Thanks, I’m leaning more towards quick and dry rides rather than epics, not racing but a fast few hours on the gravel with no cars appeals to me, I will do some normal road also as I’m surrounded by them, I’m just not sure how you balance that with tyres and gearing


I would lean towards a 2x then. I’m on my first 1x setup now and the only time I get spun out is fast stuff on pavement. The Aspero is basically a road bike w better tire clearance so you can ride gravel. That thing with 38mm slicks would probably be nice and fast on any surface. There is a thread in here about best gravel race bikes with a lot of chatter. I know you said you won’t race necessarily, but it still sounds like you’d rather have something that can cruise along pretty well and since road and gravel are in play, that is probably where you will be happiest…on that type of bike. Some of my favorite rides are road rides on my gravel bike. It is plenty fast to keep up on a normal group ride and the added comfort of those tires on pavement is fun. I have a Canyon Grail btw. If you wait for the new Grail to come out, which is supposed to be any day now, that might be a good one too. No more polarizing hover bar to worry about. Good luck!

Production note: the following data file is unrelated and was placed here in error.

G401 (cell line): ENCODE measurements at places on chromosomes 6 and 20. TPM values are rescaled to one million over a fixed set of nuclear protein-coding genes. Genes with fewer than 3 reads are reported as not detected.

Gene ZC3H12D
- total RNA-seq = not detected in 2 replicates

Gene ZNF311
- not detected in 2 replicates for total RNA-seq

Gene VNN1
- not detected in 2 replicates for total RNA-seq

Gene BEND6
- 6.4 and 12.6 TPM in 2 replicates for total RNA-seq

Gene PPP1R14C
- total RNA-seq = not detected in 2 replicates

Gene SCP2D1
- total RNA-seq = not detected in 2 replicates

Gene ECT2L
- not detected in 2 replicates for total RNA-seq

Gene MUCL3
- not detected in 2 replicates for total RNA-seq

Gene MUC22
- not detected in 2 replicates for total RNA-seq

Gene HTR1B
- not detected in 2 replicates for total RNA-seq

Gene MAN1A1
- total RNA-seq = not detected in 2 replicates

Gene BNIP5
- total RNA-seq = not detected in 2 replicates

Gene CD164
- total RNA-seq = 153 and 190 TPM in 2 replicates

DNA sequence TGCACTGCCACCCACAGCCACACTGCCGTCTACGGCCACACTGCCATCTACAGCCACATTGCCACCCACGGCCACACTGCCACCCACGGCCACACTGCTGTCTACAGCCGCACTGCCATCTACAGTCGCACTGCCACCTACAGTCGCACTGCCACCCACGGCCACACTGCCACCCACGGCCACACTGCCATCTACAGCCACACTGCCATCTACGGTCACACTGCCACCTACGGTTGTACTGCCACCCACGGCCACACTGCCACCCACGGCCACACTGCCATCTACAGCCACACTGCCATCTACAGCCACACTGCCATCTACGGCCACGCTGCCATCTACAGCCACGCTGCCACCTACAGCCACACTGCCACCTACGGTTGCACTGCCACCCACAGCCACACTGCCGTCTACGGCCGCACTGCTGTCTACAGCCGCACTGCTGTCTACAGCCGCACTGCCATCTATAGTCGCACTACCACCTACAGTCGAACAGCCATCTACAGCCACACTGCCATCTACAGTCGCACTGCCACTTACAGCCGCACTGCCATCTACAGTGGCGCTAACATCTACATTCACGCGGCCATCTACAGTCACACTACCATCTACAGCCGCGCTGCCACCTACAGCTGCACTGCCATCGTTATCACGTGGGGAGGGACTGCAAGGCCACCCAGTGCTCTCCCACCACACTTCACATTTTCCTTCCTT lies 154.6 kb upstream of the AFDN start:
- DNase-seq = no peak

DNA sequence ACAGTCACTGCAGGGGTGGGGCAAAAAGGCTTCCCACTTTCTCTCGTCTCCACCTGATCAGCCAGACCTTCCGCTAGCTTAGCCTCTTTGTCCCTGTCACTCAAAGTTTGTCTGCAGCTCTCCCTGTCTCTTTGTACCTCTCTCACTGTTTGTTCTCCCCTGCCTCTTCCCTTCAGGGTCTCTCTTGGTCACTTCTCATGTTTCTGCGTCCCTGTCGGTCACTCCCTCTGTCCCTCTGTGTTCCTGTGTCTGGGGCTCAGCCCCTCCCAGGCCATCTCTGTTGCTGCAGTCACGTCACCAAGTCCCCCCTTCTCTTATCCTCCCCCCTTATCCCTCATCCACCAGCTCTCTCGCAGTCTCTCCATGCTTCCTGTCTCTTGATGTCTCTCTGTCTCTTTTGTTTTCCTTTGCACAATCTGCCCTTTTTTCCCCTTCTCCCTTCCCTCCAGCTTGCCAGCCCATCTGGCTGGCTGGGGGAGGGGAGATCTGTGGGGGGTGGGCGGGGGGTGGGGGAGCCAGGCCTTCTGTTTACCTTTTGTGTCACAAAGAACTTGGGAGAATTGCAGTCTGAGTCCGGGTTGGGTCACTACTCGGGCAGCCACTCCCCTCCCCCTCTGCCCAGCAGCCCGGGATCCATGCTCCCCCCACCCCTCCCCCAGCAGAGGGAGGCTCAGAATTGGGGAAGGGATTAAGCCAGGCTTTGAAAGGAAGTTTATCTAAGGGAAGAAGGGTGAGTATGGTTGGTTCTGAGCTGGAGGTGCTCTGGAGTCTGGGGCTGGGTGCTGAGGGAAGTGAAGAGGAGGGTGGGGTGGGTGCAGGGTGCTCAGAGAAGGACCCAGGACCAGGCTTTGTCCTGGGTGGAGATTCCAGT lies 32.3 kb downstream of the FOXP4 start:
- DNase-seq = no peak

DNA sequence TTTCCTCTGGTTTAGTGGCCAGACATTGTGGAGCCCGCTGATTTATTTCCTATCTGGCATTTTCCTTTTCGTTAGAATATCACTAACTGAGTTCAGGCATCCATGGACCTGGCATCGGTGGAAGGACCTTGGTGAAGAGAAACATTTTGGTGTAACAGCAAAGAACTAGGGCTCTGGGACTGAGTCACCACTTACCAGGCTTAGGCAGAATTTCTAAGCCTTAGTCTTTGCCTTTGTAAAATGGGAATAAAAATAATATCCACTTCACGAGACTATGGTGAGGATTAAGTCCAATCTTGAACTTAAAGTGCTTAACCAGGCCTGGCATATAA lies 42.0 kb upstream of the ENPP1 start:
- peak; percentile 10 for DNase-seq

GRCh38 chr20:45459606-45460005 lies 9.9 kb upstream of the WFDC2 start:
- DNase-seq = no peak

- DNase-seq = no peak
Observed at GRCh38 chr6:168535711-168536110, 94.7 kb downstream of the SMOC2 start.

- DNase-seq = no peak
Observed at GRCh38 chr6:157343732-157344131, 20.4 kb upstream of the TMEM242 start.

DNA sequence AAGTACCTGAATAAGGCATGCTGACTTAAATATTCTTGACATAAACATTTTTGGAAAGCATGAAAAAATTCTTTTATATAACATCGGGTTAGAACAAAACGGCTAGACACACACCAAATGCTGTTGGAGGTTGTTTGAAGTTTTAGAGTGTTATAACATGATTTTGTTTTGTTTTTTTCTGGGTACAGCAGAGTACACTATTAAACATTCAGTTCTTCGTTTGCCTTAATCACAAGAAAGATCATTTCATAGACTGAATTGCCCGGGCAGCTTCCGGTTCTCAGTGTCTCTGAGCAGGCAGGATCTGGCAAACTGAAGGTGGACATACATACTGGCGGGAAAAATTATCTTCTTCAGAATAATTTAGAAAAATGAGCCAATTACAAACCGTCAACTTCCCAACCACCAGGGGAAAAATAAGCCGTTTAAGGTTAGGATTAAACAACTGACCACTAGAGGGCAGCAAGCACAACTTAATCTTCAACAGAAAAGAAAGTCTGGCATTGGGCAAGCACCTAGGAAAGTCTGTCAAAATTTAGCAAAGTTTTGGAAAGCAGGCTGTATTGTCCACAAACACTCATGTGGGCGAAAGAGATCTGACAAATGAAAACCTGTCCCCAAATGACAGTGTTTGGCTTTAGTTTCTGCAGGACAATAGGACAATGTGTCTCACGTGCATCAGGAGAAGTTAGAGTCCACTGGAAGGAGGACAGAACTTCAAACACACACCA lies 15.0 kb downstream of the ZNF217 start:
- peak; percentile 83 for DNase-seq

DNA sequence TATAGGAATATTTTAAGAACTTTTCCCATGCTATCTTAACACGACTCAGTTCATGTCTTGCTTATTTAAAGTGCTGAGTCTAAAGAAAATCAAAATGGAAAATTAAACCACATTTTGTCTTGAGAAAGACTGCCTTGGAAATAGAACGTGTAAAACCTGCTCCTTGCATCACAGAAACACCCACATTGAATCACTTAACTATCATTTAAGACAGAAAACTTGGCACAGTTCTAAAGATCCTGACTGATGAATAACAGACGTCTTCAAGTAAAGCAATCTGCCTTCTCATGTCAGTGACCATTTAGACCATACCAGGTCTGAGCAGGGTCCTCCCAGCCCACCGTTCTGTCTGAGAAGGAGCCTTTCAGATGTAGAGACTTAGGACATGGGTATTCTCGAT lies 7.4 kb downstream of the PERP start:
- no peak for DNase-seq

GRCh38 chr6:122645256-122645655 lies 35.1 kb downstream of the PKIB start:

As wide as you can fit

I agree with above that 40-42 mm looks fine for that. The wider you go, the more comfortable it’ll be and the faster you can roll through the rockier sections. But going really wide does have its trade offs (both the wider tire itself as well as the geometry of the bike that is needed to accommodate said tires). I run 40 mm tires and have a lot of similar terrain and it’s fine. There are some sections of some route where it would be nice to have more volume, but when I come across patches like that I just slow down and pick my way through.